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NFL free agency profile: Robby Anderson could be the deep threat the Patriots’ offense lacked in 2019

Related: Free agency profile: Hunter Henry would be an intriguing addition to the Patriots’ offense

New York Jets v New England Patriots Photo by Billie Weiss/Getty Images

With the Super Bowl in the rear-view mirror, the focus is now entirely on 2020. The next important point on the offseason agenda will be free agency, which starts on March 18 and projects to be a big one for the New England Patriots: not only does the team have 19 players whose current contracts will expire — including quarterback Tom Brady — it also will need to use its limited resources to build a foundation for the upcoming season.

Up until the start of free agency, we will therefore take a look at some players who might interest the Patriots. Today, the series continues with wide receiver Robby Anderson.

Player profile

Position: Wide receiver

Opening day age: 27

Size: 6’3, 190 lbs

Experience: Anderson originally entered the NFL as an undrafted rookie signing by the New York Jets in 2016, and spent his first four years in the league with the club. During his time in New York, he developed into the team’s number one wide receiver and a player capable of getting behind the defense as his career average of 14.8 yards per reception illustrates. While not the most prolific pass catcher from a statistical perspective, Anderson set himself up nicely entering free agency.

2019 statistics: 16 games; 92 targets, 52 receptions, 778 receiving yards, 5 receiving touchdowns; 1 rushing attempt, 4 rushing yards

2019 salary cap hit: $3.4 million

Free agency status: Unrestricted

View from New York

We asked Michael Nania from Gang Green Nation to share his thoughts on Anderson:

After being signed as an undrafted free agent out of Temple, Anderson made the roster in 2016 and showcased his potential as a deep threat late in the season. In 2017, he became the team’s top option, and developed a strong rapport with Josh McCown as he was one of the most destructive vertical receivers in the game. Before McCown went down with an injury that season, Anderson was on pace for over 1,000 yards and eight touchdowns. Over the past two seasons since, Anderson has remained the Jets’ top option on the outside, but the Jets have been wrong to rely on him for that role.

Anderson is great down the field, possessing elite speed, excellent tracking ability, and a strong win rate on contested balls, but he is not fit to be a featured X-receiver on the outside, which the Jets have asked him to do for too long. His intermediate game is solid, as he takes advantage of the respect defenses have for his speed to win on 10-20 yard comebacks, curls, and corners, but his overall route-running game is not quite as sharp as that of most teams’ top options. He offers little after the catch or in the red zone, and at his slender frame (6’3, 190 pounds) does not have the ability to body up corners like you would want your top weapon to be able to.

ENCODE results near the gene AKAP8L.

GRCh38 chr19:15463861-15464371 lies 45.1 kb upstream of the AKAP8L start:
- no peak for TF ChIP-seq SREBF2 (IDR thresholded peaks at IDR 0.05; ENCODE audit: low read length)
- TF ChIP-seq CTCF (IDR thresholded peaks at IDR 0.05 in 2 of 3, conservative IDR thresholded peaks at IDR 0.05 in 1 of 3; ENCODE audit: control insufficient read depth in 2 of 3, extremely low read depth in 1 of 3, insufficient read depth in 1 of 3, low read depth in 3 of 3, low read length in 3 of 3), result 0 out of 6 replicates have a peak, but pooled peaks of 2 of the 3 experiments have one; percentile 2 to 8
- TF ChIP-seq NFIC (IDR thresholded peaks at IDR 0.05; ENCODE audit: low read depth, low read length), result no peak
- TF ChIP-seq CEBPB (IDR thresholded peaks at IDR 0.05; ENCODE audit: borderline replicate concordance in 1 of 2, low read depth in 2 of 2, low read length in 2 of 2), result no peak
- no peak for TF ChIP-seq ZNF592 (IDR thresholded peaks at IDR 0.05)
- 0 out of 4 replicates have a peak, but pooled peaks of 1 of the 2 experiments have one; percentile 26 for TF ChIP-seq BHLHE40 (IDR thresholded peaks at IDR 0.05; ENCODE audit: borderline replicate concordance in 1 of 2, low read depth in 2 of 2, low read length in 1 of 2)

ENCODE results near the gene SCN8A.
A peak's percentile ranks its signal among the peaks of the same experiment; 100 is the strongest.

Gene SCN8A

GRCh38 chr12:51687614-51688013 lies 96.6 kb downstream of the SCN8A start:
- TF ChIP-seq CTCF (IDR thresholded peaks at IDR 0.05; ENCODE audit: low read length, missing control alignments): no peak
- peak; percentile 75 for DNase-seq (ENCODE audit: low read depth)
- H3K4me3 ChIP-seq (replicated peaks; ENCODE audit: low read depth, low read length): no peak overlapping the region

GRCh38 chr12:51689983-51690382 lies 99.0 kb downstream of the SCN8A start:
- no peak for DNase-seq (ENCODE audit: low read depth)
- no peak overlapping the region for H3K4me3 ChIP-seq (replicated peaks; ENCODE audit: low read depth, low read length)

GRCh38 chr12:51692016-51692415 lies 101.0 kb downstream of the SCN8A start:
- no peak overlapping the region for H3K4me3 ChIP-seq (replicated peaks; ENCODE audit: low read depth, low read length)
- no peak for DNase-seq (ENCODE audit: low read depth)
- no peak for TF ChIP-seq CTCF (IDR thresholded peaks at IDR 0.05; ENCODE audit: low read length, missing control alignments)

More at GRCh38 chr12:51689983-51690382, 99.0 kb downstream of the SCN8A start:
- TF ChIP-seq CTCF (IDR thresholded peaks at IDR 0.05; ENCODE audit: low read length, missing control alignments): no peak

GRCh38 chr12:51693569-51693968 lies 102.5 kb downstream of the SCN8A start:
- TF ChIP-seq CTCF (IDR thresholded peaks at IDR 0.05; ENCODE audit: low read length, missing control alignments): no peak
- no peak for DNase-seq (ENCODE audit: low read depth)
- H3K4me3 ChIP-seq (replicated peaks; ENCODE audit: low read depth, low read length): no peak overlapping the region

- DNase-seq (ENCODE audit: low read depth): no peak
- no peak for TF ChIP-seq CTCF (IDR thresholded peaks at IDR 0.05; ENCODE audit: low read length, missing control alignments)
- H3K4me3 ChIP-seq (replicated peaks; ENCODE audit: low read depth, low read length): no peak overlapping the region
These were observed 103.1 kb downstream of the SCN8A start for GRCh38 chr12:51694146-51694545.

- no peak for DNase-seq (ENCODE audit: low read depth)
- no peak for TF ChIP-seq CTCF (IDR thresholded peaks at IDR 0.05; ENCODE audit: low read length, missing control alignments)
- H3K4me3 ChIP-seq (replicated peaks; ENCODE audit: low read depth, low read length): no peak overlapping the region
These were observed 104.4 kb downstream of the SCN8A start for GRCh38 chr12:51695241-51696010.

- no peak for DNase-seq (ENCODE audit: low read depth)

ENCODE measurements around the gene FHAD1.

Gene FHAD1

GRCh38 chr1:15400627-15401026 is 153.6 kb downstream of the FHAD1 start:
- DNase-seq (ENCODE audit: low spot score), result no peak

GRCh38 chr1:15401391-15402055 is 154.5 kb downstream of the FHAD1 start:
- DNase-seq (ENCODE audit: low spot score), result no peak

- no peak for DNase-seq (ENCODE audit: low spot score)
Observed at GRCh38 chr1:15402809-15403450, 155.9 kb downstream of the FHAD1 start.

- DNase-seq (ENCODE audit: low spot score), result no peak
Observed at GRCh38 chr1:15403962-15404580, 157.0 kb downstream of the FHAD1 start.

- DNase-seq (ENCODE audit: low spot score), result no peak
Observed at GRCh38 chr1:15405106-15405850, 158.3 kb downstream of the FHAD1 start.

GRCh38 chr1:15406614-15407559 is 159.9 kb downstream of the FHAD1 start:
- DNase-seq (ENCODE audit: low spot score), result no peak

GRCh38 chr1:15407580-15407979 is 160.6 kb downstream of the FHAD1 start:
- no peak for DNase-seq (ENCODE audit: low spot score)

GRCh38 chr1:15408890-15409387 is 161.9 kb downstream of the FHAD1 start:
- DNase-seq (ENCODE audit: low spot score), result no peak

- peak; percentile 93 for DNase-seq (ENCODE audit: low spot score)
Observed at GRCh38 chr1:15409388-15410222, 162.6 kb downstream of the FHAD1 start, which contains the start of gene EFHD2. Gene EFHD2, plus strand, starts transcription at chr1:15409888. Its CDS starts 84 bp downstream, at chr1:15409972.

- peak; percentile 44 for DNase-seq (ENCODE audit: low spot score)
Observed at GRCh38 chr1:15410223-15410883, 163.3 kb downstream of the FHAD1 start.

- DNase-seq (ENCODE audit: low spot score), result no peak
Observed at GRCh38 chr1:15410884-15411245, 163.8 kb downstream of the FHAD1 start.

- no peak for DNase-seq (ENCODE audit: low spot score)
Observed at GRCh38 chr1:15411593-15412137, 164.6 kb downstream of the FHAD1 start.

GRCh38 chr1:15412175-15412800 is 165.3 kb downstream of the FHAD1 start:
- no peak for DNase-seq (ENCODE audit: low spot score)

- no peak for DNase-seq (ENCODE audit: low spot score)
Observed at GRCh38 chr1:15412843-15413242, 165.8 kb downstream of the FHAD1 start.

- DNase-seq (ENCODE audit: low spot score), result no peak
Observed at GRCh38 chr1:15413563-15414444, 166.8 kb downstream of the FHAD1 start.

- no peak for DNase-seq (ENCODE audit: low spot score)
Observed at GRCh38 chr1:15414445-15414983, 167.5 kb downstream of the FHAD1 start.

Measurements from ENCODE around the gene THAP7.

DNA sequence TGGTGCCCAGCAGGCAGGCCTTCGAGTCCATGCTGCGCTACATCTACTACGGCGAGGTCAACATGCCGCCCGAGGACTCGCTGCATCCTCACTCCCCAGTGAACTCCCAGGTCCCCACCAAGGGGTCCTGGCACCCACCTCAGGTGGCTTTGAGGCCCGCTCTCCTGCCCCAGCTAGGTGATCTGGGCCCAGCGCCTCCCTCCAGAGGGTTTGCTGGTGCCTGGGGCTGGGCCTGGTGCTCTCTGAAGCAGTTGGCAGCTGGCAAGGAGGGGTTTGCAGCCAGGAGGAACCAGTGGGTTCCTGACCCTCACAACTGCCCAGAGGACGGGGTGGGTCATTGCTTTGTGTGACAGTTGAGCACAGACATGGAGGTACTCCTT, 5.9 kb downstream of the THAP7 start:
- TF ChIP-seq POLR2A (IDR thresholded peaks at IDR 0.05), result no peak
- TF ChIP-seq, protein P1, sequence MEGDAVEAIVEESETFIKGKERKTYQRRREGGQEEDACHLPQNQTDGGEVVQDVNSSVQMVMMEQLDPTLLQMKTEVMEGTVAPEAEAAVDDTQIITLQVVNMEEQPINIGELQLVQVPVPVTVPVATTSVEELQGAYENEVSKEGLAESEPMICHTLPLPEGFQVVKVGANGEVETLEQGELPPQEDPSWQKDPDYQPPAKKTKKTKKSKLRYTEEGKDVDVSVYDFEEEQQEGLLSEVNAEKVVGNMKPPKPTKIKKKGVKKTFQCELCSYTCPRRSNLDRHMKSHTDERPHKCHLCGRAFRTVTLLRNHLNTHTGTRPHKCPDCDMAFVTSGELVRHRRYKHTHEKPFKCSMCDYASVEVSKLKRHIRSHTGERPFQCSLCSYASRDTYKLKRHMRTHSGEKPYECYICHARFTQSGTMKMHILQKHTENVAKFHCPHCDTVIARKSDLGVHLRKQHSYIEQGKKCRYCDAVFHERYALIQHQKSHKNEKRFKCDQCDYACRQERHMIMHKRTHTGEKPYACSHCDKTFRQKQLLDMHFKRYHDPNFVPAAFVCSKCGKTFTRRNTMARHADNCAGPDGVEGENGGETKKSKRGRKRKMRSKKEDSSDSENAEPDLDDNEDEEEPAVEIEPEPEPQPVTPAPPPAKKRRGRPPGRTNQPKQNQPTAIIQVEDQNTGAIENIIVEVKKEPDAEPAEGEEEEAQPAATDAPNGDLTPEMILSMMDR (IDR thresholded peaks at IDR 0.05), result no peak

All in all, Anderson is an elite deep threat who has developed solid secondary tools, and would be a great No. 2 option on any team. The better an offensive line he gets to play with, the more damage he will do. The Jets’ horrendous offensive line has severely limited the number of deep opportunities he has gotten, dropping his statistical production to a level that makes him look worse than he actually is.

Patriots fit

New England’s wide receivers struggled in 2019 due to various factors ranging from injury, to performance, to off-the-field issues. Needless to say that the team needs to improve in this area, and while returning players such as Julian Edelman and N’Keal Harry — and possibly also in-season trade acquisition Mohamed Sanu — are expected to play a big role in this development some outside reinforcements might also become a part of this process.

Robby Anderson, as pointed out above, is probably not suited to serve as a true number one wide receiver. However, he could become a complementary piece in a Patriots passing attack that had a hard time when it came to stretching the field last season without tight end Rob Gronkowski in the fold as an attention-grabber: Anderson’s elite deep-field skills might help in this regard and in turn free things up for the likes of Edelman, Harry and running back James White underneath.

Realistically, the 26-year-old would serve primarily as a Z-receiver in New England with Harry as the primary outside X-option and Edelman moving in and out of the slot depending on the situation. This usage would allow the Patriots to take advantage of Anderson’s athletic profile while simultaneously moving him around the formation to create the best matchups within the offense.


Anderson is intent on hitting the open market, so the Patriots should be in a position to pursue him if they think he fits what they are trying to build at the wide receiver position around Julian Edelman and N’Keal Harry. Even though he is not among the league’s elite pass catchers, he would add speed to the group and a serious deep threat that has been lacking in New England ever since Brandin Cooks was traded after the 2017 season.

As with every free agent, however, the main questions regard finances and fit: Will the Patriots be willing to give Anderson what he is looking for compared to other teams, and do they think he can be better than his stat-lines and past performances against their very own defense suggest? There is a chance that all of the questions are answered with “no” — but if not, New England might be willing to pull the trigger.